Newly formed Makeshift Records delivers its 'First Broadcast.'
By Chris Herrington
JULY 31, 2000:
"We would like to put Memphis on the map for having good music." -- from a letter accompanying The First Broadcast on Makeshift Records
When I first read that statement aloud to my girlfriend, we both guffawed. Put Memphis on the music map? The map starts here, right? But after the immediate, incredulous reaction subsided, I began to realize what a healthy, even sort of realistic attitude that is. Memphis' storied music history has been recounted and lauded ad infinitum, in these pages and elsewhere, and with good reason. But the heyday that the city perpetually enshrines, that the local media constantly references, is 25 years in the rear-view mirror. And I wonder whether such a heavy concentration on the past nurtures or stifles new developments.
After all, when Spin recounted the nine essential music scenes of the last 15 years in an issue earlier this year, the likes of Seattle, Minneapolis, Manchester, and Berkeley were there, but no Memphis. And, in a profile of local band the Satyrs in the current issue of Billboard, the magazine's columnist writes that the band is "a dramatic anomaly in a town best known for its raucous rockabilly." Rockabilly? Since when? 1956? But that's what outsiders understandably associate the city with.
As Bob Dylan once sang, "He not busy being born is busy dying." Rock-and-roll is, at its best, an art of becoming -- a perpetually emerging culture. At the risk of sounding flip, I'd suggest that the clearest path to making history (music history, anyway) is ignoring it; that, instead of waiting for the cultural conditions of the past to reconstitute a similarly earth-shaking burst of sound, the best way for young musicians to build a vibrant scene is through a termite-like focus on going about their own work.
Though I may be embellishing it beyond anything the parties themselves would claim, this seems to be a (perhaps inchoate) part of the philosophy behind the newly formed Makeshift Records, an all-local, nonprofit label that is debuting with a compilation, The First Broadcast. The compilation features 17 solo, mostly self-recorded tracks from members of local bands such as Lucero, the Ultra Cats, Snowglobe, Johnny Romania, Shetland, Palindrome, Russ T. Nailz, and Lift-off. Makeshift is the brainchild of local musicians Josh Hicks, 20, and Brad Postlethwaite, 21.
"We were in a band together and were just sitting around talking about the music scene in Memphis, and the lack of unity," says Hicks. "Because there are so many musicians here and such good music, we decided to put the label together to try and pull the scene together a little bit, to give people a chance to play with other musicians. And there's so much good music in Memphis that doesn't get publicized, if it gets released at all, because a lot of bands don't have enough money [to put their stuff out]. So we decided to form a nonprofit record label to release some good local music."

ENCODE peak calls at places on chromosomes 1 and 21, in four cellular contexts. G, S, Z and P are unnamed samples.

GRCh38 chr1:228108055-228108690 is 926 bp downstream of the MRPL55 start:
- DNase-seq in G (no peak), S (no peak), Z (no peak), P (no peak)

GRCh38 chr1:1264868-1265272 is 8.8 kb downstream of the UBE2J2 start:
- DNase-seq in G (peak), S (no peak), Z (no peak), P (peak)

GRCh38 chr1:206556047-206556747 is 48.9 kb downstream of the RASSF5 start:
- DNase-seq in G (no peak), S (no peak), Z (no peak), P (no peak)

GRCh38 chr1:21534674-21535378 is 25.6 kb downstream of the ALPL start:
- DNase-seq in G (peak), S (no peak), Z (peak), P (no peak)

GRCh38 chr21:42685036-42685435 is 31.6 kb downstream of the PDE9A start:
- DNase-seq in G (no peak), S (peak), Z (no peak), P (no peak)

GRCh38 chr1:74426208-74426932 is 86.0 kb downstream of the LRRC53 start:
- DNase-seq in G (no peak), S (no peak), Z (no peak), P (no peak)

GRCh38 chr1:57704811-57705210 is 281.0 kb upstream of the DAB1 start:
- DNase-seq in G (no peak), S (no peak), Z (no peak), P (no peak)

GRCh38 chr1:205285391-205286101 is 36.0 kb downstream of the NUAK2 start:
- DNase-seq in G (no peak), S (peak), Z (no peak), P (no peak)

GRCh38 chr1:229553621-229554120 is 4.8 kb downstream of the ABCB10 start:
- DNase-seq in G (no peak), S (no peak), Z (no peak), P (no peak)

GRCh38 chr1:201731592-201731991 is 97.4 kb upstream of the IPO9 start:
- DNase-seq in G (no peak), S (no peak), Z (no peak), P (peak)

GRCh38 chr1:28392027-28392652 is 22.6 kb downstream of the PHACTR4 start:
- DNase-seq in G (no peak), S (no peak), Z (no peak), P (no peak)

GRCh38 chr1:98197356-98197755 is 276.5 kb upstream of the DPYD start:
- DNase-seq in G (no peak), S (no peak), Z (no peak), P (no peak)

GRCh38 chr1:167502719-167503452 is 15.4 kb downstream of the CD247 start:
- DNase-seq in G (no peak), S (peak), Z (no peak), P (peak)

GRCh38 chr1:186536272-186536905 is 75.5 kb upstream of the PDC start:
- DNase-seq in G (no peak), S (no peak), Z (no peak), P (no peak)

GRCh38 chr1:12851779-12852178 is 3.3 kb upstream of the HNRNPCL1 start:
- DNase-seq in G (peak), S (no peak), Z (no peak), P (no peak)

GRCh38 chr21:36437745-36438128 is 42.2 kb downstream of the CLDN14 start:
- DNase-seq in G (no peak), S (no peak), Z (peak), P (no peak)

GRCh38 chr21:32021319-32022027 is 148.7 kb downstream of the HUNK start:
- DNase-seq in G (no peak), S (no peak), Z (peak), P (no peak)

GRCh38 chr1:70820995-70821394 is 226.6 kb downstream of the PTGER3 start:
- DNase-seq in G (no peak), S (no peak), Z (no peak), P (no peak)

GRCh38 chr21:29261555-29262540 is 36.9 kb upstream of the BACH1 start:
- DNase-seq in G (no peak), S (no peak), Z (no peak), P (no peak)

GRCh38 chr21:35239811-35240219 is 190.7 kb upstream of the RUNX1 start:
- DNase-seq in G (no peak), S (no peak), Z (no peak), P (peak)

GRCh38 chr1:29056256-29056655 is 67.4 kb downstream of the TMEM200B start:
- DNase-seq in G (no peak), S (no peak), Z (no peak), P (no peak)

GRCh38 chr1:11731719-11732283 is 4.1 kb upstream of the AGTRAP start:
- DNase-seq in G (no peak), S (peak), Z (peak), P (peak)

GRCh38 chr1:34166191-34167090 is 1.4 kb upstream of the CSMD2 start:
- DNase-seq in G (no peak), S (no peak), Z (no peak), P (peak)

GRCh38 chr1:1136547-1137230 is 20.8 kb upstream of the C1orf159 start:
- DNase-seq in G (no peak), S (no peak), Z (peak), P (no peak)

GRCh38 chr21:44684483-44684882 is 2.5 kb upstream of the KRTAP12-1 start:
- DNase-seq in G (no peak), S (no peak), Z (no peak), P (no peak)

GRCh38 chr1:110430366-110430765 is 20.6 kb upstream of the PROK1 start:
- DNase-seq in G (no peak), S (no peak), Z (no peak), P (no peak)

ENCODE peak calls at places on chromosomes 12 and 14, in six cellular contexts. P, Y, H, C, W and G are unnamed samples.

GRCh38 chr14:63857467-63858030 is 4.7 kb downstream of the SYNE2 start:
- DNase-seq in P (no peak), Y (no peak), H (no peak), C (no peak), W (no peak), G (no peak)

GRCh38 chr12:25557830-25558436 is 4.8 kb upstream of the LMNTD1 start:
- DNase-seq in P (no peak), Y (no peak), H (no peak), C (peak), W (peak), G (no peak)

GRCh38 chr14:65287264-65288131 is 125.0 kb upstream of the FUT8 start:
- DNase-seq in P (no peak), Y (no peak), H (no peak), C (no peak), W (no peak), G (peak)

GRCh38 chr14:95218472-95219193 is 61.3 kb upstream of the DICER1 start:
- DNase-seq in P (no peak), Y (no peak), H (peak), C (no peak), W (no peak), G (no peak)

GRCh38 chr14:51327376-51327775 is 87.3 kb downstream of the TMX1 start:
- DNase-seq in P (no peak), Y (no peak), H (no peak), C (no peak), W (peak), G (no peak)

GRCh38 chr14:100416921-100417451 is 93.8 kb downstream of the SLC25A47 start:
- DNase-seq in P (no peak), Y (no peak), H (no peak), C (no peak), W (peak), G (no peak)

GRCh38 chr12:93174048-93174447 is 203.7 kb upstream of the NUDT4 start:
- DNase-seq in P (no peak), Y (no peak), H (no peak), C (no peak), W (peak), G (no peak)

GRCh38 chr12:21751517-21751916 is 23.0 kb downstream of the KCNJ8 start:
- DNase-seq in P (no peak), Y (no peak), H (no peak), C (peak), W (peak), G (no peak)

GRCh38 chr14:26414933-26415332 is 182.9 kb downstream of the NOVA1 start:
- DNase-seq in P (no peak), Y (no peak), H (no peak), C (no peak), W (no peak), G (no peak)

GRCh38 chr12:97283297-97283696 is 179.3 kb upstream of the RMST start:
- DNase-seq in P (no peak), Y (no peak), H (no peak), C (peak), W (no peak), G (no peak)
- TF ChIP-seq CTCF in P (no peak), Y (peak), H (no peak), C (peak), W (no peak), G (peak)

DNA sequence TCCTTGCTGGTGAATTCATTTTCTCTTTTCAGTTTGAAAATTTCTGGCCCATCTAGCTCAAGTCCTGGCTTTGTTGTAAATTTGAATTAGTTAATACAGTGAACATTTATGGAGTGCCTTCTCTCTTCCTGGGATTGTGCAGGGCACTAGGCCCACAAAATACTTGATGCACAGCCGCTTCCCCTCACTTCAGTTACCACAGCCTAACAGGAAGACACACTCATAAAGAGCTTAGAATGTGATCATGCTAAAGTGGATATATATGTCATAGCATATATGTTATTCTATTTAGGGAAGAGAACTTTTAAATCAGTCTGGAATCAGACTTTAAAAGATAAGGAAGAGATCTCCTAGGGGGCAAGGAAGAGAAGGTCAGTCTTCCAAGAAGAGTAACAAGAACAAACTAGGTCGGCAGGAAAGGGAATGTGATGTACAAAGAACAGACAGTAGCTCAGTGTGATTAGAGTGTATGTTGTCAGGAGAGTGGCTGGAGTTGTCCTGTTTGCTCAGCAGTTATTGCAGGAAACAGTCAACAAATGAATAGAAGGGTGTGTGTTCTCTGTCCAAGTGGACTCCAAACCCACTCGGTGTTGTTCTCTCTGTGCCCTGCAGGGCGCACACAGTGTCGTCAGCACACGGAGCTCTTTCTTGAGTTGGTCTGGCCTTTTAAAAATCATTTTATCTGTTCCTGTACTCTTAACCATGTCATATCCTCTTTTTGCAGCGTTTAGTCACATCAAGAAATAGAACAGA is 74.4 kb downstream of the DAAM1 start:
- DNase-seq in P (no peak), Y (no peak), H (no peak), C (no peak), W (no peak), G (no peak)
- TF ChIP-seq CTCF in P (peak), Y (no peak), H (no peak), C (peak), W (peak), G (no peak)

The First Broadcast is the first in a series of planned compilations. Hicks and Postlethwaite plan to release a compilation of band tracks next, and then another solo disc. They would also like to put together a compilation of unreleased tracks from local bands that have since broken up. "The point of the compilations," says Hicks, "is that these songs are donated to us, we put them on the CD and try to promote the CD, and any money we make will go into doing the next project. Hopefully, we'll finally get enough money together to put out records by individual bands. Every penny we get goes straight back into the label. That's how we hope it's going to work in the long-term. We'll see if it succeeds."
As you might expect, The First Broadcast is a mixed bag, but much of it is quite good. Though the record features a few electronic soundscapes, the emphasis is mostly on lo-fi song, the kind of individualistic, home-recording aesthetic made (somewhat) popular a decade ago by indie labels like Chicago's Drag City (Smog, Palace Brothers) and Olympia's K (Beat Happening).
Postlethwaite's "Mudslide," an infectious mix of clattering drums, acoustic guitar, and keyboard, and Brad Carruth's "Forcefield" are probably the most representative of this style. But the disc's highlights are Alicja Trout's "Waste of Breath" and J.D. Reager's "Where He Goes."
Trout, of the Ultra Cats and formerly of the Clears, delivers a riveting blast of organ-drenched, anti-social garage rock. Confronted by (I'm guessing here) a bar full of dull guys, the singer wearily pronounces, "I see too many zombies," then sets the record straight with a monotone rush: "Talking is a waste of breath. I'd rather sit and stare. I'd rather drink more beer. You're boring me to death. Talking is a waste of breath." Reager, also a veteran of several local bands, including Pezz, the Henrys, and, currently, Johnny Romania, opens "Where He Goes" with keyboard and drum pas de deux before launching into a plaintively emotional lo-fi anti-love song that conjures Lou Barlow's stuff from early Sebadoh records.
Other notable contributions include one of ex-Memphian Muller's priceless Dylan goofs, "Let Down Your Guard," which seems to borrow strongly from the Bard of Hibbing's "One Too Many Mornings," and Melissa Dunn's "Long Lost Love," which was recorded with the Compulsive Gamblers' Greg Oblivian and Lucero's Roy Berry. Affectingly off-key, a la Moe Tucker, Dunn's vocals are all wrong in all the right ways.
The First Broadcast should be available at independent record stores as well as at shows by bands that include members featured on the compilation. For more information on Makeshift, check out the label's Web site at www.geocities.com/makeshift_us/.
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